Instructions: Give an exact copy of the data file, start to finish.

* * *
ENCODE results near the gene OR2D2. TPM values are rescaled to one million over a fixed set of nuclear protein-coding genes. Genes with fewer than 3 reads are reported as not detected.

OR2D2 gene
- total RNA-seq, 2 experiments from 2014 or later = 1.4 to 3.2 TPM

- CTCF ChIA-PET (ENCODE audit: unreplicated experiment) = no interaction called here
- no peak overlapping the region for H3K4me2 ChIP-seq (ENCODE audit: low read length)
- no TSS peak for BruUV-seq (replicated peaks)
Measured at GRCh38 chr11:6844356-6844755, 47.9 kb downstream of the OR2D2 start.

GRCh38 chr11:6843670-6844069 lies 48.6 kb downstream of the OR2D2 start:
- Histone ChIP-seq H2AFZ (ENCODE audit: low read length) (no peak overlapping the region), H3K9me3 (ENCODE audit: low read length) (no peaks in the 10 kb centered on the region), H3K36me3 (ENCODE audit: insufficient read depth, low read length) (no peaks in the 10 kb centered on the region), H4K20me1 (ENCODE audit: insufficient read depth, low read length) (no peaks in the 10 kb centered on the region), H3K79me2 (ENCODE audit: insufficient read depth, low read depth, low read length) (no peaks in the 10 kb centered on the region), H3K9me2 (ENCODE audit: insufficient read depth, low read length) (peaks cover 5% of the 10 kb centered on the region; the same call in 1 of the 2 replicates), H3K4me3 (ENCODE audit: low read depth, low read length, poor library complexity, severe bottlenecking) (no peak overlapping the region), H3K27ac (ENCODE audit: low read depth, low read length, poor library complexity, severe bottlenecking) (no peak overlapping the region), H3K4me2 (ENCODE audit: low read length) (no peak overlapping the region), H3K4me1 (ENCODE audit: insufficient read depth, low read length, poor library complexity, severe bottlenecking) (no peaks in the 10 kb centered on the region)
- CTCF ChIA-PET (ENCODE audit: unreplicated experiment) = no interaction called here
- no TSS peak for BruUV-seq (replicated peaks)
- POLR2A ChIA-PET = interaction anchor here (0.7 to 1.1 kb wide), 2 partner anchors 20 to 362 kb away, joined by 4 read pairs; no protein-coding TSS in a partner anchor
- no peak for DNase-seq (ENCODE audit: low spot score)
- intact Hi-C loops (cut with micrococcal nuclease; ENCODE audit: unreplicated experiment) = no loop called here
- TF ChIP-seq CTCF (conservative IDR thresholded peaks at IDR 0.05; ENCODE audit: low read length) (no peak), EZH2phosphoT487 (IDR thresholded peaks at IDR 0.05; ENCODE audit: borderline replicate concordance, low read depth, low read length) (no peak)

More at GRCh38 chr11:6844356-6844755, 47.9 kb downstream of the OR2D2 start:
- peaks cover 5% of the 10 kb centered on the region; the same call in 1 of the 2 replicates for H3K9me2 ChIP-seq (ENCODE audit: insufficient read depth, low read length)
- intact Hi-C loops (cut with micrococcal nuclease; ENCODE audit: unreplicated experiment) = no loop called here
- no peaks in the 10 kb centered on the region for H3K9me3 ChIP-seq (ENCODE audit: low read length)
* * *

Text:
ENCODE results near the gene OR2D2. TPM values are rescaled to one million over a fixed set of nuclear protein-coding genes. Genes with fewer than 3 reads are reported as not detected.

OR2D2 gene
- total RNA-seq, 2 experiments from 2014 or later = 1.4 to 3.2 TPM

- CTCF ChIA-PET (ENCODE audit: unreplicated experiment) = no interaction called here
- no peak overlapping the region for H3K4me2 ChIP-seq (ENCODE audit: low read length)
- no TSS peak for BruUV-seq (replicated peaks)
Measured at GRCh38 chr11:6844356-6844755, 47.9 kb downstream of the OR2D2 start.

GRCh38 chr11:6843670-6844069 lies 48.6 kb downstream of the OR2D2 start:
- Histone ChIP-seq H2AFZ (ENCODE audit: low read length) (no peak overlapping the region), H3K9me3 (ENCODE audit: low read length) (no peaks in the 10 kb centered on the region), H3K36me3 (ENCODE audit: insufficient read depth, low read length) (no peaks in the 10 kb centered on the region), H4K20me1 (ENCODE audit: insufficient read depth, low read length) (no peaks in the 10 kb centered on the region), H3K79me2 (ENCODE audit: insufficient read depth, low read depth, low read length) (no peaks in the 10 kb centered on the region), H3K9me2 (ENCODE audit: insufficient read depth, low read length) (peaks cover 5% of the 10 kb centered on the region; the same call in 1 of the 2 replicates), H3K4me3 (ENCODE audit: low read depth, low read length, poor library complexity, severe bottlenecking) (no peak overlapping the region), H3K27ac (ENCODE audit: low read depth, low read length, poor library complexity, severe bottlenecking) (no peak overlapping the region), H3K4me2 (ENCODE audit: low read length) (no peak overlapping the region), H3K4me1 (ENCODE audit: insufficient read depth, low read length, poor library complexity, severe bottlenecking) (no peaks in the 10 kb centered on the region)
- CTCF ChIA-PET (ENCODE audit: unreplicated experiment) = no interaction called here
- no TSS peak for BruUV-seq (replicated peaks)
- POLR2A ChIA-PET = interaction anchor here (0.7 to 1.1 kb wide), 2 partner anchors 20 to 362 kb away, joined by 4 read pairs; no protein-coding TSS in a partner anchor
- no peak for DNase-seq (ENCODE audit: low spot score)
- intact Hi-C loops (cut with micrococcal nuclease; ENCODE audit: unreplicated experiment) = no loop called here
- TF ChIP-seq CTCF (conservative IDR thresholded peaks at IDR 0.05; ENCODE audit: low read length) (no peak), EZH2phosphoT487 (IDR thresholded peaks at IDR 0.05; ENCODE audit: borderline replicate concordance, low read depth, low read length) (no peak)

More at GRCh38 chr11:6844356-6844755, 47.9 kb downstream of the OR2D2 start:
- peaks cover 5% of the 10 kb centered on the region; the same call in 1 of the 2 replicates for H3K9me2 ChIP-seq (ENCODE audit: insufficient read depth, low read length)
- intact Hi-C loops (cut with micrococcal nuclease; ENCODE audit: unreplicated experiment) = no loop called here
- no peaks in the 10 kb centered on the region for H3K9me3 ChIP-seq (ENCODE audit: low read length)